Humans vs. Zombies brings the zombie apocalypse to campus

Players could ask for sponsorships to support the MU Children’s Hospital.

At this point in the semester, most MU students might only be thinking about Thanksgiving break. However, a few have a much more pressing matter on their mind — the zombie apocalypse.

Each semester, MU Zombies puts on a week-long Nerf war that takes place across the entire campus called Humans vs. Zombies. For one week, students armed with Nerf guns must defend themselves against an ever-expanding zombie horde.

“It’s kind of like you can still be a kid,” HVZ moderator Nicole Rodgers said. “(When) you’re in college everything gets super stressful, but this is kind of a nice way to go back to being 6 again.”

HVZ began in 2005 at Goucher College in Baltimore, Maryland, according to, and has since become an international sensation. The game got its start at MU in spring of 2009 and has been going strong ever since.

The rules of the game are fairly simple: zombies infect humans by tagging them. Humans stun zombies with Nerf blasters or balled-up socks.

“As a human, there’s a lot of stress involved,” Rodgers said. “You have to look everywhere. You have to check your corners (and) you have to go loaded out. But a zombie is kind of free. You don’t have to be stressed out walking from place to place.”

One aspect that is completely new to MU’s HVZ game this semester is a partnership with Extra Life, a charity that raises funds for hospitals in the Children’s Miracle Network. Players who wished to participate could sign up on the Extra Life website and ask friends and family for sponsorships. In the case of MU’s HVZ game, the money collected went to MU Children’s Hospital.

While the use of Nerf guns on a college campus has caused some concern in previous years, MU Zombies President Joe Rexwinkle said that the organization has a good working relationship with the MU Police Department.

“We’ve always tended to get along (with MUPD) even from the days when we weren’t an official campus organization,” Rexwinkle said. “We contact MUPD before the game ever starts. We tell them what we’re doing, when we’re doing it and how long the game is going to last and just tell them to keep an eye out.”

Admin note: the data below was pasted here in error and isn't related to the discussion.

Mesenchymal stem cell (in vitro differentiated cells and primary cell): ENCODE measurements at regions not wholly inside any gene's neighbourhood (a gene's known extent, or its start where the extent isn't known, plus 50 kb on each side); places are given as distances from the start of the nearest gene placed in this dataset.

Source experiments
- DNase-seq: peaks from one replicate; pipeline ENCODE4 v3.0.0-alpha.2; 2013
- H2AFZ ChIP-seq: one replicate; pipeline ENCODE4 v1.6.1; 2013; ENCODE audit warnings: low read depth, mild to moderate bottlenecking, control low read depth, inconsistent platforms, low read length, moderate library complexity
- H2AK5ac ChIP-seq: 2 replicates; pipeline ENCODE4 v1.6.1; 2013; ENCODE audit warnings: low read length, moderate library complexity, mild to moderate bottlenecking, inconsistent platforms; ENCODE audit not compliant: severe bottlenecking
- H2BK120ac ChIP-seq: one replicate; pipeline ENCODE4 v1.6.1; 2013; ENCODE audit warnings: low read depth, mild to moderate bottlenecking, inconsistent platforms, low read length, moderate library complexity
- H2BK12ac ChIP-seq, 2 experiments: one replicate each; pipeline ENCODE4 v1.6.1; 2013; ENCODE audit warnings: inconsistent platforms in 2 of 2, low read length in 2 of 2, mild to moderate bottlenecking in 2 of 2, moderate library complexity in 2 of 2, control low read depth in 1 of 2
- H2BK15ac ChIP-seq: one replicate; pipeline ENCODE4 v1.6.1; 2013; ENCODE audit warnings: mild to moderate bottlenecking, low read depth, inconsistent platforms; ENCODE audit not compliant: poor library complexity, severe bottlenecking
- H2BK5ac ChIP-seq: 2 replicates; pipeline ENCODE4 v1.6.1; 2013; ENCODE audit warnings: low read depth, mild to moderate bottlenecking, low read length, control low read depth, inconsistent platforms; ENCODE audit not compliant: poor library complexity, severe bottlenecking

In addition to membership fees and private donations to keep HVZ going, Eric Pherigo, manager of The Textbook Game, has sponsored the game for a number of years.

“Humans vs. Zombies (is made up of) good kids,” Pherigo said. “They’re trying to have fun in a controlled way and they’re being creative doing it. We have a lot of respect for what they do and that’s the kind of thing that we want to get behind.”

In addition to the 24/7 game that takes place almost everywhere on campus, HVZ includes various “missions” that occur throughout the week, during which each side has the opportunity to earn rewards that will help them further along.

“Planning is an ordeal,” Rexwinkle said. “We probably put about 100 planning hours into any individual game. Leading up to the game, throughout the summer, over winter breaks, we’re generally communicating online continuously, writing missions, suggesting rules, planning meetings (and) planning locations.”

Rexwinkle said there is a rule change almost every semester, but that these tend to be minor things, such as banning a blaster that is too strong. Larger rule changes, such as not playing in buildings or on Stankowski Field, were added in the past to minimize disruption of normal campus activities and are now enforced every year.

“I get to see this organization bring people together,” Rexwinkle said. “I get to see people make stories. You see people do some really impressive things in the game that they’ll tell stories about for years. That’s something I love being a part of. We’ve got such a large game and so many people get to meet each other and have a ton of fun.”

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